With Bottom Feeders we take a look at the songs on the Billboard Hot 100 that only got a little love. It’s an A-Z look at songs that charted no higher than #41 in the decade. Take a listen, enjoy and comment. And don’t forget, information on the top 40, airplay and bubbling under charts are on pages 2 and 3.
Section 1: The Ass End
“Nothing ‘Bout Me” 1993, #57 (11 weeks) (download)
“Let Your Soul Be Your Pilot” 1996, #86 (5 weeks) (download)
“You Still Touch Me” 1996, #60 (13 weeks) (download)
“I’m So Happy I Can’t Stop Crying” 1996, #94 (3 weeks) (download)
A decade ago, I likely would have had a very different opinion on Sting and these songs. I liked Ten Summoner’s Tales a lot and listened to Mercury Falling quite a bit even if was the album that completely erased Sting’s ‘80s sounds from his music. Although the former was a bit more adult pop than his previous solo works, I still consider it a bridge between his reggae music and his adult contemporary styles.
Today though, I don’t have the same opinion on Sting. I definitely lost interest after Mercury Falling and since the lute album, I roll my eyes every time I hear Sting is releasing something new, wondering what crazy shit he’s come up with this time. He’s earned the right to do whatever the hell he pleases with his music but it’s soured me completely. I’ll stick with the Soul Cages on back now.
(Maybe I should have known what was coming after the really odd video for “I’m So Happy I Can’t Stop Crying”)
“Visions of a Sunset” 1996, #45 (15 weeks) (download)
As you likely know by now, I was a huge Boyz II Men fan back in the day and while Shawn Stockman had a great voice, I still think the group worked better as a whole, rather than as individuals. I find this track from Mr. Holland’s Opus a little sappy but to each his own.
“No More Rain (In This Cloud)” 1999, #56 (17 weeks) (download)
Angie Stone was the next big thing for a matter of seconds in the early ‘00s. She has always been critically acclaimed but never had any chart success on the Hot 100 from it.
“No More Rain” barely hit this series as it entered the chart in the final week of December in ’99 but it was her first single and still probably one of her best.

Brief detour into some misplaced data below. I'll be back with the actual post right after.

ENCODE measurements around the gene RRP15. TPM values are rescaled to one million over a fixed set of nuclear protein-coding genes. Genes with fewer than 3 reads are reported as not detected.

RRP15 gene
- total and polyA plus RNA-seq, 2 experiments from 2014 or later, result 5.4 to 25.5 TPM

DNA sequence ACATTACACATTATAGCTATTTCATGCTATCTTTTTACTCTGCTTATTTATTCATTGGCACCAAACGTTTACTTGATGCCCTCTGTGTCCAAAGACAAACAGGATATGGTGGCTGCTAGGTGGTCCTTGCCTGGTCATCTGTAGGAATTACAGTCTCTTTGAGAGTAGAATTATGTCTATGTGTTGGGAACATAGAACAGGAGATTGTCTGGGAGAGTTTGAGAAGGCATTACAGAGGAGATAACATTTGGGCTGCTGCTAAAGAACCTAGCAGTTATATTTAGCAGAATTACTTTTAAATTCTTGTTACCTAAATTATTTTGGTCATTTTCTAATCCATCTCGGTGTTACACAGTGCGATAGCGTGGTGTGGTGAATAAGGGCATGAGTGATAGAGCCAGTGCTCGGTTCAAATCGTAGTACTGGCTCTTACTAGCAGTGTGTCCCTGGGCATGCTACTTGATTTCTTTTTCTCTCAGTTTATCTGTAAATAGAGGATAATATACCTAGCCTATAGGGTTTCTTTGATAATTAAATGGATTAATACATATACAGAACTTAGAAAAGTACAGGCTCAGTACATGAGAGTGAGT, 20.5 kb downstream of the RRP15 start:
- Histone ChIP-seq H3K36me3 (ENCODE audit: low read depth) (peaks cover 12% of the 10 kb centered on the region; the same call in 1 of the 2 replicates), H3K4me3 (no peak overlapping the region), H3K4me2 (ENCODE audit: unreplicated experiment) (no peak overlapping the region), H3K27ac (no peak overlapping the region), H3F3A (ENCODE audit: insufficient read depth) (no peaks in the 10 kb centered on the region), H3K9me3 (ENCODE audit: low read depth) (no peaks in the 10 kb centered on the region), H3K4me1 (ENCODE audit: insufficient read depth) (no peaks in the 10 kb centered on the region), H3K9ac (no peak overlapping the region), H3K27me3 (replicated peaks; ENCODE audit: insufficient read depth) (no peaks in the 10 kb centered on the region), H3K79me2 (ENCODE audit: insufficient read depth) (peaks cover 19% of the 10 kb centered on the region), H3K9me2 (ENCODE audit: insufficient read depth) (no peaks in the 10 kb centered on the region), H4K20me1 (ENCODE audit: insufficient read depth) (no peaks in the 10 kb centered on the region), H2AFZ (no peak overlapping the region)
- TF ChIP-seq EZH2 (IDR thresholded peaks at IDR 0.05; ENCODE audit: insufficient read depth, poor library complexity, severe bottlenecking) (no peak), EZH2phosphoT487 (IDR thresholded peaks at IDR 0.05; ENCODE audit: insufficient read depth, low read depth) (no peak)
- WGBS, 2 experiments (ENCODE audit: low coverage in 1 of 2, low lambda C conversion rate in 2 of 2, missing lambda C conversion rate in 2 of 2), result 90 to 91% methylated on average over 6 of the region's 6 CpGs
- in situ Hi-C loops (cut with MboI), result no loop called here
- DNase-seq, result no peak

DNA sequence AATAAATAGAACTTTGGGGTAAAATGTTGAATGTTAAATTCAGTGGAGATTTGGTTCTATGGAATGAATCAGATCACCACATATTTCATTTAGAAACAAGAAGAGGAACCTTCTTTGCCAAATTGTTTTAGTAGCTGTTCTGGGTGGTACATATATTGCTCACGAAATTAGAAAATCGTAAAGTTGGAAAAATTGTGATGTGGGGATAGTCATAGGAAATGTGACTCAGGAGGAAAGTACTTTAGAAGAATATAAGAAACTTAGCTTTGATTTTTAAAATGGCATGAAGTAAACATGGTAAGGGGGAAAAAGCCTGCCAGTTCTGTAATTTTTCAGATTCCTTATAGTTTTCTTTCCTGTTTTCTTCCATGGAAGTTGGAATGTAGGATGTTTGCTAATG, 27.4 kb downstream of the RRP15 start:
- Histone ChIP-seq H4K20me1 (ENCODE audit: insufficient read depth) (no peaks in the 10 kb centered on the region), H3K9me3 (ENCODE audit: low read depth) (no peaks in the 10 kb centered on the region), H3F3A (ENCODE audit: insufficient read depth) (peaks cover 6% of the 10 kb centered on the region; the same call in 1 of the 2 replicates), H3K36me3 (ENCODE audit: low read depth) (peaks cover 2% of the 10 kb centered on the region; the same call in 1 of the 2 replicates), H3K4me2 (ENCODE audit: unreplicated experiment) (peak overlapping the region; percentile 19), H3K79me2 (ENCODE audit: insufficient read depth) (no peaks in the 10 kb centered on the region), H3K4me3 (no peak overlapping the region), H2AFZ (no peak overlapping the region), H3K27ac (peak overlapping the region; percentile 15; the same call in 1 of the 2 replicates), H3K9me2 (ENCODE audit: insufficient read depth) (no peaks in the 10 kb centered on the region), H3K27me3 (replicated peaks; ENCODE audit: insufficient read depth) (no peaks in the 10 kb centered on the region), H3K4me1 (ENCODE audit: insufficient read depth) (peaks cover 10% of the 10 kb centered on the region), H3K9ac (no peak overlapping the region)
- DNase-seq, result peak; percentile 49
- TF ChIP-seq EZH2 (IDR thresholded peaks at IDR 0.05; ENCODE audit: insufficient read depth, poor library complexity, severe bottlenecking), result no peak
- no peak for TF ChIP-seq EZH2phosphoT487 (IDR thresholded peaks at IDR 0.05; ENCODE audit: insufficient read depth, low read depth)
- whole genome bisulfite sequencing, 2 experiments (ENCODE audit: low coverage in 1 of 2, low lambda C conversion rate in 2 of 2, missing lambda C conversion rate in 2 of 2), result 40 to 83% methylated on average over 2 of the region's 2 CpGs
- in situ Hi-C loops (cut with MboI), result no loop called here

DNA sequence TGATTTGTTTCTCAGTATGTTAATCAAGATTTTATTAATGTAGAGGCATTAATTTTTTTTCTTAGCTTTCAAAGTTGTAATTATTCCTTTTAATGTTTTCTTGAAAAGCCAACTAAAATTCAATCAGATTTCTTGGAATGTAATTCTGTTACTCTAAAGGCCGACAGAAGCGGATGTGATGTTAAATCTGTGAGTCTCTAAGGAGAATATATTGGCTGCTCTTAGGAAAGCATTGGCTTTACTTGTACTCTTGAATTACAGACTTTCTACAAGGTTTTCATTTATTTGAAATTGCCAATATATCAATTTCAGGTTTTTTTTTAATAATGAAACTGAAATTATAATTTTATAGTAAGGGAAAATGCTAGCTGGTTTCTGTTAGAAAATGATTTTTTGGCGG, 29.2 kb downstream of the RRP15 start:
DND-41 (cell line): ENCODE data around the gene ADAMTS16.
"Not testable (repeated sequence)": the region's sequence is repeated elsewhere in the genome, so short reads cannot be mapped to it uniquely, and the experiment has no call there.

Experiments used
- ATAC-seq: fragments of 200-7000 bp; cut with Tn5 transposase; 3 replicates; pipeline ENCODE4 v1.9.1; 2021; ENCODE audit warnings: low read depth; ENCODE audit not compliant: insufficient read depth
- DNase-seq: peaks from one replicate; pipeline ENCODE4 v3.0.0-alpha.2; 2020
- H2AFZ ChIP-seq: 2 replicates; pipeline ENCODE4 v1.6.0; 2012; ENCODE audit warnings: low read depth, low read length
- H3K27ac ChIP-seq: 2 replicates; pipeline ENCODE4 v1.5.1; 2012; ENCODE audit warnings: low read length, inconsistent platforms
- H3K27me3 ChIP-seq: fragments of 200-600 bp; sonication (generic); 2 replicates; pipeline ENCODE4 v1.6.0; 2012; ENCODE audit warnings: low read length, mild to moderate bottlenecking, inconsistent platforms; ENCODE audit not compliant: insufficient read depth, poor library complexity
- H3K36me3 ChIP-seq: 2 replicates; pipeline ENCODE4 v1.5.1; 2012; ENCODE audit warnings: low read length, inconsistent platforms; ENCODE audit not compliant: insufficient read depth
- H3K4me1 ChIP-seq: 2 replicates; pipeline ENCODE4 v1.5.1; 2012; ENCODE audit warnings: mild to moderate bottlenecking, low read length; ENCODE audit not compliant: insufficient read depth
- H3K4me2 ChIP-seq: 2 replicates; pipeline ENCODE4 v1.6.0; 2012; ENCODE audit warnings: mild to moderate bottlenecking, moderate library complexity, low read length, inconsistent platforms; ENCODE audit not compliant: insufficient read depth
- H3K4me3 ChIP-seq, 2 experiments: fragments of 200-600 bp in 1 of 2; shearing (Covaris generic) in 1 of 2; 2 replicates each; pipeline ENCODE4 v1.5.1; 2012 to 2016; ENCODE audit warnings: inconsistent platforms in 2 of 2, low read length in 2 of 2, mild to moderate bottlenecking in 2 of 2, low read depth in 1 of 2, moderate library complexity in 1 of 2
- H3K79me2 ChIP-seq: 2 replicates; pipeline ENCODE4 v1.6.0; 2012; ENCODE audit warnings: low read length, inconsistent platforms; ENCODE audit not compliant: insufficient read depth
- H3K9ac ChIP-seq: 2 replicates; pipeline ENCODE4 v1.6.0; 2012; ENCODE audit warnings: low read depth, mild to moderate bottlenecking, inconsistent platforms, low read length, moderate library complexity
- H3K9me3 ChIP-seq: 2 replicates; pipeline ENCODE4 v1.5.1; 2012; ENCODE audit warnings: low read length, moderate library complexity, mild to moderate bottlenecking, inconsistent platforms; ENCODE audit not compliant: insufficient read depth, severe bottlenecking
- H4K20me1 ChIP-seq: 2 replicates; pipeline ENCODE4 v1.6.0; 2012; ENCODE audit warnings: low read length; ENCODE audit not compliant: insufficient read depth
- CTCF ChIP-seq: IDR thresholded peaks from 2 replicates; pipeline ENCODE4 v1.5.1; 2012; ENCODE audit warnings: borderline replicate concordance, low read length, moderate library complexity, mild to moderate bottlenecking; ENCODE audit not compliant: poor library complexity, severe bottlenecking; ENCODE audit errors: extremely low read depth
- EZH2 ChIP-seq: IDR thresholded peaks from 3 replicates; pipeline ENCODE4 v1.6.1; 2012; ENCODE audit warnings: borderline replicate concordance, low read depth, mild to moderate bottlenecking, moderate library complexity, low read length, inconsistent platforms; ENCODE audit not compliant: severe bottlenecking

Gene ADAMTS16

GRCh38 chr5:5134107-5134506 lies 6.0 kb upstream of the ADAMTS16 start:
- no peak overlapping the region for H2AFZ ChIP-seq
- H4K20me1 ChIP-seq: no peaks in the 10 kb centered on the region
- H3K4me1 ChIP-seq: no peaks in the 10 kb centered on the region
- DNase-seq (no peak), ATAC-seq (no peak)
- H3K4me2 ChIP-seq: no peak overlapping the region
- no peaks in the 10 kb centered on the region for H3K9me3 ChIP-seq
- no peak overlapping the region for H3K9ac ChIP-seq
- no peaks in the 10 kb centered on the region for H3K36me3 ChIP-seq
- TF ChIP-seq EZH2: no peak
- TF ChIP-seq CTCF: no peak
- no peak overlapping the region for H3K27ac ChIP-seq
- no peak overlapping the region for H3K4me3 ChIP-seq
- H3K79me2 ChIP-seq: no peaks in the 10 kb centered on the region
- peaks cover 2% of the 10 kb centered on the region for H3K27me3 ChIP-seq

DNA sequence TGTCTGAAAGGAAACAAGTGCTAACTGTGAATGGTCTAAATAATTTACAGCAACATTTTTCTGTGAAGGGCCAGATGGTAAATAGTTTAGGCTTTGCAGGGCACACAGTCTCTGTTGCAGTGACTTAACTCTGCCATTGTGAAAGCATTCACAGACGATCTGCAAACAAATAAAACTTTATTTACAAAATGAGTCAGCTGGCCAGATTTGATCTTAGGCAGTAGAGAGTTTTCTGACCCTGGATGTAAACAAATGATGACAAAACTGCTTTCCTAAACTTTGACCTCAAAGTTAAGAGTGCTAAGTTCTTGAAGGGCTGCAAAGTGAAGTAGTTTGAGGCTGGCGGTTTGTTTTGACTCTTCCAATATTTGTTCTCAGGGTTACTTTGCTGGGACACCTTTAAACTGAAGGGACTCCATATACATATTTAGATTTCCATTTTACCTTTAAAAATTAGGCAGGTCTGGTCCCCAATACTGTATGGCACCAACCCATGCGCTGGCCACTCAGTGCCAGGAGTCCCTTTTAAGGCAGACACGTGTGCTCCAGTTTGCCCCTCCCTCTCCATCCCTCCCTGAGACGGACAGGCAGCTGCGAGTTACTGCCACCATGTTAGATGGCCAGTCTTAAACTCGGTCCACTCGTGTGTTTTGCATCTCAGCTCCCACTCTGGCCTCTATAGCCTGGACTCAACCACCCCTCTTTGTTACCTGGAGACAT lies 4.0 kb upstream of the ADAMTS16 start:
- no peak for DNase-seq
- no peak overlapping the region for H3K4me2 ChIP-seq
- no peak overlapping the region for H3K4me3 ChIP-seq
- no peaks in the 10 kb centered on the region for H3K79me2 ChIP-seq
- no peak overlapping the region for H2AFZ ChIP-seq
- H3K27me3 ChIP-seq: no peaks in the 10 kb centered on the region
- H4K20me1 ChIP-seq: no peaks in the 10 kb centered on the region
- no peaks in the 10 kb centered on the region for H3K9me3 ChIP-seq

“I Never Knew Love” 1994, #81 (9 weeks) (download)
I know Angie Stone well but I’ve never heard of Doug Stone before right now. This is nothing more than the typical country ballad to hit in the decade. Someone is going to download “I Never Knew Love” and start crying though.
“Easy Come, Easy Go” 1993, #71 (10 weeks) (download)
“One Night At A Time” 1997, #59 (12 weeks) (download)
“I Just Want To Dance with You” 1998, #61 (19 weeks) (download)
“We Really Shouldn’t Be Doing This” 1998, #44 (5 weeks) (download)
“What Do You Say To That” 1999, #45 (16 weeks) (download)
While it’s completely true that I had no interest in country music until a few years ago, it was hard to avoid the legendary George Strait.
To put it in perspective, since hit first crossover chart hit, “Easy Come, Easy Go,” he’s had 40 songs on the pop charts. For a guy that isn’t the flashy rockstar cowboy of today, that’s simply a ton of hits. Billboard considers him the 36th biggest artist of the decade from just the pop charts and yet he’s never had a song peak higher than #23. Of course, this Hall of Fame artist has more than 40 tunes that have hit #1 on the country chart too. Normally I’d brush songs like the five above off as simply harmless country but from George Strait there’s just something different and classic about them.
“Love is the Ritual” 1990, #80 (6 weeks) (download)
Hahahahahahahahahahahahaha. If you didn’t know this was from Styx is there any way in hell you could tell from listening to this song?
“Love is the Ritual” was the first single from the newly reunited Styx and their miserable 1990 album Edge of the Century. It also marked the first song with Glen Burtnik on vocals. He wrote the song for himself but then joined Styx and brought it with him. For Burtnik, it would have been bad, for Styx it’s horrendous.
“Doin’ Time” 1997, #87 (7 weeks) (download)
It’s a real shame that Bradley Nowell overdosed as I would have loved to see where Sublime took their success after hitting it so huge with their self-titled record. All four of their hits from the record are now pretty much classics of the decade.
“Fire” 1995, #91 (4 weeks) (download)
Teenagers from Chicago, these dudes and 702 were the first bands signed to Biv 10 records, which was Michael Bivins label under Motown after he proved he could develop talent. Unfortunately for him, nothing on that label was really a hit, including Subway.